I should consider myself fortunate to live in upstate New York when it comes to golf. Historically this region (Albany-Schenectady-Troy-Amsterdam) was considered a world class manufacturing hub. During the 20th century communities established municipal golf courses for a burgeoning "middle class" public eager to find a way to spend their leisure time participating in a sport once only available to the affluent. (My course was built in the 1930’s as part of the WPA)
Over the past 50 years of decline, this region is now referred to as the "Rust Belt". Our prosperity has migrated to centers of influence located in larger metropolitan, cosmopolitan regions, and other parts of the world.
Golf magazines publish articles marveling at golf venues where you can play a round of golf for under $150
In contrast, my municipal course has seasonal memberships for under $900-$1200, offering unlimited golf, preferred tee times on weekends, and discounts on all entry fees for competitive events. (Cart rentals are range from $16-$26 for 18 holes) Weekend greens fees for Senior residents are around $20 walking. My group plays before 9:00 on weekends on a regular basis with little or no problem getting this tee time.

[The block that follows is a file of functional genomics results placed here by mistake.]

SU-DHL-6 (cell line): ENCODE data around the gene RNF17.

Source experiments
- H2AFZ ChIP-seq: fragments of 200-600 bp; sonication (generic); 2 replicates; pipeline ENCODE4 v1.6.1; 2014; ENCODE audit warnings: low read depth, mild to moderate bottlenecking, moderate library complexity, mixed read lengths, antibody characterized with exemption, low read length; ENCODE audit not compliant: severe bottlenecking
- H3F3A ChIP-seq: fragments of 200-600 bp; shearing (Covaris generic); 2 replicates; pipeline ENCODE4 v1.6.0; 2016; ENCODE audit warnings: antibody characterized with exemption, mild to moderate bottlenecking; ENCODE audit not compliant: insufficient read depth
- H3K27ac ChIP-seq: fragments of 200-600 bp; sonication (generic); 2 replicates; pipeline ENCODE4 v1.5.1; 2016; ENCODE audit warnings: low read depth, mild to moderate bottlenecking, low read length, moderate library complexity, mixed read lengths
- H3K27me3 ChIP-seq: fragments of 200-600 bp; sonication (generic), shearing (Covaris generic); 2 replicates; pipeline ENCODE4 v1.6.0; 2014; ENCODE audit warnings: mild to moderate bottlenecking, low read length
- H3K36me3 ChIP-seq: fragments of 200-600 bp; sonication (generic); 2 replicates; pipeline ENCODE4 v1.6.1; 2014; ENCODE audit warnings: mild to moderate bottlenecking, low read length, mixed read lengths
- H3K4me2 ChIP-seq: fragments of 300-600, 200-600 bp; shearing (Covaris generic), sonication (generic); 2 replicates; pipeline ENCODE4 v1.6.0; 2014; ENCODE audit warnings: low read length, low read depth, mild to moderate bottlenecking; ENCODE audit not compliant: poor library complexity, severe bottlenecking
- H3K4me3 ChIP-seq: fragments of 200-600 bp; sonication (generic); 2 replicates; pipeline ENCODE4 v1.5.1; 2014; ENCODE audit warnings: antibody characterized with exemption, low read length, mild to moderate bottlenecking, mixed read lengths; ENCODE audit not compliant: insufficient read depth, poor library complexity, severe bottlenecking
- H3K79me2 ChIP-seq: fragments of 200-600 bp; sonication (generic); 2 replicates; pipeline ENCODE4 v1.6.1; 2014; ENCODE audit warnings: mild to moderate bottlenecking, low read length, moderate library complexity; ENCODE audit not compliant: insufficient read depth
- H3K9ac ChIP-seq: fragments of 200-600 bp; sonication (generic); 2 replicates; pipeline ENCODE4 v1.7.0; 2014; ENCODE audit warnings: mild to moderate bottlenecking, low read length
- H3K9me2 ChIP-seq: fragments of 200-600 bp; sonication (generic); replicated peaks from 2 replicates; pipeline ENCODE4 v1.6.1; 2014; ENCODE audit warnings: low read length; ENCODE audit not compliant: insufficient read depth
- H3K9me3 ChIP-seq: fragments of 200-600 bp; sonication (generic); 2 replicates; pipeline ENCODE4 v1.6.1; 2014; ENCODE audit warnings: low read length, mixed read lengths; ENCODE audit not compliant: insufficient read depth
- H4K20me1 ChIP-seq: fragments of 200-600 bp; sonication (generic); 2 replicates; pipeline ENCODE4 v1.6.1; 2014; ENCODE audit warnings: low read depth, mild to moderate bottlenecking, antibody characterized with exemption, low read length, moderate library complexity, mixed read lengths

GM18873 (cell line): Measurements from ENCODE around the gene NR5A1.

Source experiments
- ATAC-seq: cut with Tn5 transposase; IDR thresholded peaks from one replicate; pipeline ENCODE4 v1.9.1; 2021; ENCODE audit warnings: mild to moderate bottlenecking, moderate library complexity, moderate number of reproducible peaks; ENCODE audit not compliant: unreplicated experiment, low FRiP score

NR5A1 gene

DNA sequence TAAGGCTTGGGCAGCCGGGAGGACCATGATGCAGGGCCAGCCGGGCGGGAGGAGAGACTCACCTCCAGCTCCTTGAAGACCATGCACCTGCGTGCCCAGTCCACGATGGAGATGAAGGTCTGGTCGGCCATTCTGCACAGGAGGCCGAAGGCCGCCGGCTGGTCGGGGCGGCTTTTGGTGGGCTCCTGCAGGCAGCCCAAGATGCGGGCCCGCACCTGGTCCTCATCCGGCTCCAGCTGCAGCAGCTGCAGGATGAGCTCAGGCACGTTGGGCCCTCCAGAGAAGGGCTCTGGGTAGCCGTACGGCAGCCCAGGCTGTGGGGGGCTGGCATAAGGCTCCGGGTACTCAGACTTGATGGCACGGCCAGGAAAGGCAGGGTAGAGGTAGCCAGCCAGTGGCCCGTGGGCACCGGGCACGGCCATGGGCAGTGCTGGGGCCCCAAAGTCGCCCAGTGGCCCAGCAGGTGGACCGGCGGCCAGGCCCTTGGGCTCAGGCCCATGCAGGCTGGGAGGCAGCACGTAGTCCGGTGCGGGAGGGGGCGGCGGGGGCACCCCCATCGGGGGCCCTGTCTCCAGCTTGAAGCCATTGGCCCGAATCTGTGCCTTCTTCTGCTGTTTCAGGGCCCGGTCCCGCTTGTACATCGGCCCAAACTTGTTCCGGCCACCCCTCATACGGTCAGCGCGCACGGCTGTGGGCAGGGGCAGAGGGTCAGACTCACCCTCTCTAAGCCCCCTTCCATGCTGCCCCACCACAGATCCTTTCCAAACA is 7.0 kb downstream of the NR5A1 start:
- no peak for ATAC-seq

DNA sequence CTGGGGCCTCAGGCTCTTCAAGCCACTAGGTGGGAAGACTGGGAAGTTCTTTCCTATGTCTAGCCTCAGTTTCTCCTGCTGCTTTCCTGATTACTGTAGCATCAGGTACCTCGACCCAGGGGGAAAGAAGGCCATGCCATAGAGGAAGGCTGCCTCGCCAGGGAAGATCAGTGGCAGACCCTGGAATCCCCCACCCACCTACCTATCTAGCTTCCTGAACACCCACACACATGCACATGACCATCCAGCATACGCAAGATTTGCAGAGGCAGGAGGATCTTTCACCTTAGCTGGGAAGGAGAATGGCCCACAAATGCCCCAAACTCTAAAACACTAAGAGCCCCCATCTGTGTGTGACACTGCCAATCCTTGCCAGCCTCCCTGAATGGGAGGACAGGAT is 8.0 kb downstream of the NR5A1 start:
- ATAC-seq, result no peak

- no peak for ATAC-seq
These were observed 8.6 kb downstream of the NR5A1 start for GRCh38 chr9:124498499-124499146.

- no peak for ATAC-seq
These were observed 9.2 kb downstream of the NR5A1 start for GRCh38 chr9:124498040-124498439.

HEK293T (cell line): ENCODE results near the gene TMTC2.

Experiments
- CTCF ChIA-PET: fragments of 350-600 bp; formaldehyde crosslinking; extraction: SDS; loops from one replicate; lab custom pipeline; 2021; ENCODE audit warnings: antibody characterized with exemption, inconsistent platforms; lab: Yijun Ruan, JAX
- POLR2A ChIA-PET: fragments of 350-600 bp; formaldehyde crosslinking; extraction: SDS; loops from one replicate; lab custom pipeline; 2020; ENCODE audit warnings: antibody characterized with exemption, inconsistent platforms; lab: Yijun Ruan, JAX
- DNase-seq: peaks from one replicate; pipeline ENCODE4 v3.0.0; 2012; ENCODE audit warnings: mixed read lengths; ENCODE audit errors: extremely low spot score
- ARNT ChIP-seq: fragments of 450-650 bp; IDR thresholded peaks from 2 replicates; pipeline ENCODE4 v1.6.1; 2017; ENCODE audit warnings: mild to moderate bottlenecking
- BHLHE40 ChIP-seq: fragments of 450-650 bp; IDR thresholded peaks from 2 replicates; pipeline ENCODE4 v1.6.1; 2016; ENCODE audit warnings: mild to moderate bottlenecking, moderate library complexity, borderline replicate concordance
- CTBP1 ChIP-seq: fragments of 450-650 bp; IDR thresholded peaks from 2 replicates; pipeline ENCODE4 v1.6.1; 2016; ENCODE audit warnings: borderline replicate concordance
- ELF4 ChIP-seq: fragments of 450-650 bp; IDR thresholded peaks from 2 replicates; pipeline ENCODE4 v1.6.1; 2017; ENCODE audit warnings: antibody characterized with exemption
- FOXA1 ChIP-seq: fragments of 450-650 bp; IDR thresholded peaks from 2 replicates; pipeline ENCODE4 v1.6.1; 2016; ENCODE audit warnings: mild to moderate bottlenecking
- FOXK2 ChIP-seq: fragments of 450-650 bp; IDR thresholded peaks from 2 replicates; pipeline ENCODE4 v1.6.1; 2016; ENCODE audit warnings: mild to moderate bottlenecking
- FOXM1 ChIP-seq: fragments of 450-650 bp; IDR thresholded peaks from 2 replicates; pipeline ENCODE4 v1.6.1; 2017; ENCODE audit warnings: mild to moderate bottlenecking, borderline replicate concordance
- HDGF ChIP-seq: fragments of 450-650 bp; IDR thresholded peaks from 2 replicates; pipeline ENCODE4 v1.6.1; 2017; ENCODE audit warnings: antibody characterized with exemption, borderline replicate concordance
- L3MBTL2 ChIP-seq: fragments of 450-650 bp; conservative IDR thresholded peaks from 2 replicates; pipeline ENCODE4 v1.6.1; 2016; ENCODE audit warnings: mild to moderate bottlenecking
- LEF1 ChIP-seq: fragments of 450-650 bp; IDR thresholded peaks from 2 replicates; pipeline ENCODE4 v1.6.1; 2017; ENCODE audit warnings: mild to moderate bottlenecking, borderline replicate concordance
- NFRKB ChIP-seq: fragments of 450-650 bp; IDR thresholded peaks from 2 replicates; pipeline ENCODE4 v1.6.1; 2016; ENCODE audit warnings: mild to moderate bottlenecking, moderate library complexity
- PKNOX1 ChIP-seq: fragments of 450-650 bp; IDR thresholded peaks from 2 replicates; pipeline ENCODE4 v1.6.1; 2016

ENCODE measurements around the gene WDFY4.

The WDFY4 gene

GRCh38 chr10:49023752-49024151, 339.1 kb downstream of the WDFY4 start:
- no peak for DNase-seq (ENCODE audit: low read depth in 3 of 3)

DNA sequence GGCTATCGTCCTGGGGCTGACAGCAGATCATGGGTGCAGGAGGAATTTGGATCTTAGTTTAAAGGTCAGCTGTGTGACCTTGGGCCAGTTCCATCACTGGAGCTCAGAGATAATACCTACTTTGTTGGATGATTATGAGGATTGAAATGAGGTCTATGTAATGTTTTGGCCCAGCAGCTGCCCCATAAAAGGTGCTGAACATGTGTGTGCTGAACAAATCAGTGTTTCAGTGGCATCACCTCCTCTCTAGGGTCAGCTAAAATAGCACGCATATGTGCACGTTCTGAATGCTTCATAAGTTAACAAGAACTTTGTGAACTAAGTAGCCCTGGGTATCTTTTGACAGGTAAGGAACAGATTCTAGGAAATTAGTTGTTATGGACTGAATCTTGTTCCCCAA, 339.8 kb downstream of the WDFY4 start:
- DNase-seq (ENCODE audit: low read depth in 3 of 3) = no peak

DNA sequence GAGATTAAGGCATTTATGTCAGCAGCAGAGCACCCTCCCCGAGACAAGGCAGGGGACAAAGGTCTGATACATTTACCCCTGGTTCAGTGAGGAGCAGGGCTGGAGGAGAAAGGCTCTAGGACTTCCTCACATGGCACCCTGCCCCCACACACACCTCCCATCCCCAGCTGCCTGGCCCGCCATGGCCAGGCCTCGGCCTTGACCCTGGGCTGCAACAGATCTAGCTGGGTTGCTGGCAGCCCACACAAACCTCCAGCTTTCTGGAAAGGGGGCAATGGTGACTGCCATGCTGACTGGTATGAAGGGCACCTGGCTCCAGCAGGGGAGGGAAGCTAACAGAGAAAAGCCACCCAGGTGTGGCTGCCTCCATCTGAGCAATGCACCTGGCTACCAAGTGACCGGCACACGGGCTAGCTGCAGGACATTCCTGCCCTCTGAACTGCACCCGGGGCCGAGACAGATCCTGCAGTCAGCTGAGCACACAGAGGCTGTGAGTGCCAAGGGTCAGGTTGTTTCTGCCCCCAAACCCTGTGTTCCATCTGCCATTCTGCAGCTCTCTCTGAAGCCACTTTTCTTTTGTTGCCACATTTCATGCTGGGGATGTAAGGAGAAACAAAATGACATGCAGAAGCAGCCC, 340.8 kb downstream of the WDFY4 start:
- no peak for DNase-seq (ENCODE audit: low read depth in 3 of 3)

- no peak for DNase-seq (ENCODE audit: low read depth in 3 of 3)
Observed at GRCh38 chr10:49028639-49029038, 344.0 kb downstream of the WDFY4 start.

It’s common knowledge up here that you can jump in your car and drive south towards New York City for about an hour and a half and encounter golfers who would think this as delusional.
The course is run by a highly regarded PGA professional and is maintained by a superintendent who has done an excellent job of maintaining the facility for over 20 years. An on-site restaurant delivers top notch pub style meals and the bar has locally brewed IPA on tap for $4.00 a pint!
How does this happen? A simple, local explanation is that I live near the state capital where employees are paid reasonable civil service union wages and have funded pensions, and we still do have a professional class of lawyers, doctors and business owners.
Most golfers who play my Muni don’t live in the city that runs it. A city burdened by urban decay and Section 8 housing. And a practically non-existent tax base.
But somehow the city makes money on the golf operation, so much so that it would be foolish for it to respond to lucrative offers to sell it to a private operation for a “quick buck”.
The course conditions are excellent, not comparable to private clubs I've played, but if a city budget would allow for improved drainage, expanded cart paths and a replacement for a 50-year-old manually run irrigation system I do believe it could achieve "country club" quality.
Lamentably, this is a hard argument to make to a municipal government burdened by the realities of our current economic times.